You may have other reasons. That's fine. A 1080I transport mechanism is not going to impair the quality of todays 1080P encoded HD-DVD's, so it is not a valid reason for waiting.

Ted

#7 of 116 Glenn Overholt

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Posted May 13 2006 - 03:37 PM

Ok, I won't quibble over the difference in seeing 1080i vs. 1080p, but what about the audio on these HD players? What do you get without an HDMI compliant receiver? (I have to assume here that no one has one yet, namly because the 1.3 specs aren't done with yet).

If I read the info on the HD players correctly, you can get 5.1 analog at best -but you'd have to have a receiver that was equipped that way, and most aren't, I think. (I'm waiting for 7.1)!

So, if you're stuck with using the same cables that we used for SD DVD, is it true that you can't get better sound?

Glenn

#8 of 116 RAF

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Posted May 13 2006 - 04:36 PM

Granted, I realize that the material encoded on the current HD-DVD discs is in 1080p and that the "next" generation of HD-DVD players will pass that resolution through to the display devices. I also realize that the uncompressed 1080i looks darn good (especially when compared to the usually compressed 1080i that we are fed from HD content providers (cable and dish). No arguments there. However, I still question why the HD-DVD camp chose to release the first players with this 1080i limitation. I would tend to think that it was done to "beat" Blu-ray to market - especially since they tell us 1080p output is "coming soon." This first effort really looks like a rush to the finish line.

Whatever. Blu-ray with 1080p output will be here soon enough to warrant waiting a month or two. And I suspect that there will be many more titles available at launch time.

To say that there is no discernible difference between the look of 1080i and 1080p really begs the issue. I had to laugh when the reference to an AVS thread was posted here. I watch movies, not test patterns. While there are a lot of knowledgeable people who post there the signal to noise ratio over there is so bad that I take almost everything there with a grain of salt. 1080p, in my estimation, looks better than 1080i.

And to say that "wobulation" isn't 1080p "in your book" really distorts what this technology is all about. A lot has been written about the resultant resolution of this technique and it is a full 1080p. The 1920 spec is achieved by alternating the 960 fields, but so rapidly as to present the full 1920 points quicker than the human eye can possibly respond. In effect this means that even with wobulation you see a 1920 x 1080 image at all times. In fact the wobulation smooths out any "screen door" DLP effects and in side by side tests many people actually prefer the wobulated 1920x1080 image to the "discrete" 1920x1080 image because of this blending.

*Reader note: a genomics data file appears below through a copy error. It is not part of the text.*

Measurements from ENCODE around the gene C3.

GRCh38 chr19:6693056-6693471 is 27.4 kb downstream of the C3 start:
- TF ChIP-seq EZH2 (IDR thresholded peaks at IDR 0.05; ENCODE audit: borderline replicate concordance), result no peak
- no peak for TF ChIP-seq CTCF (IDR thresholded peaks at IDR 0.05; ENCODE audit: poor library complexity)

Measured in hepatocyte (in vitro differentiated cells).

In my opinion you are using both sides of the argument to try to prove your point. On the one hand you champion 1080i as being "practically indistinguishable" from 1080p so 1080p output isn't really important. And on the other hand you claim that "wobulated" 1080p isn't as good as "real" 1080p because it doesn't have the same resolution. Which is it?

In any event, the 1080i/1080p/wobulated/not wobulated issue is secondary to me. They all provide great pictures. But I choose to wait for 1080p output since that gives me one less thing to worry about in the scaling chain since my display is fully 1080p compliant (at 24,30 and 60 Hz). That certainly is a "valid" reason for those of us who have displays which can handle 1080p input not to settle for 1080i input no matter what you claim. If the HD content is encoded on the disc in 1080p format then you are introducing two generations of scaling into the process which don't need to be there.

However, the real reason for my not rushing out to get the Toshiba has to do with a lot of other things I mentioned. The selection of software available doesn't really thrill me so a month or two wait won't matter. And the 45 second wait for a disc to start is really a step backwards. While one might think that 45 seconds isn't a big deal it quickly adds up when one watches a lot of movies as I do. I keep thinking about one of the finest LD players I ever owned (still have it) the Industrial Pioneer 8000. It could find any field on an LD in under .5 seconds. But in order to achieve this it took over a minute to spin up since it was effectively mapping the entire contents of an LD side before being ready to roll. Yes, it produced a great picture and almost instantaneous frames (essential for educational and commercial LD video applications) but that minute to get started really got old fast. Here's hoping the later HD disc players don't have agonizingly long start up times.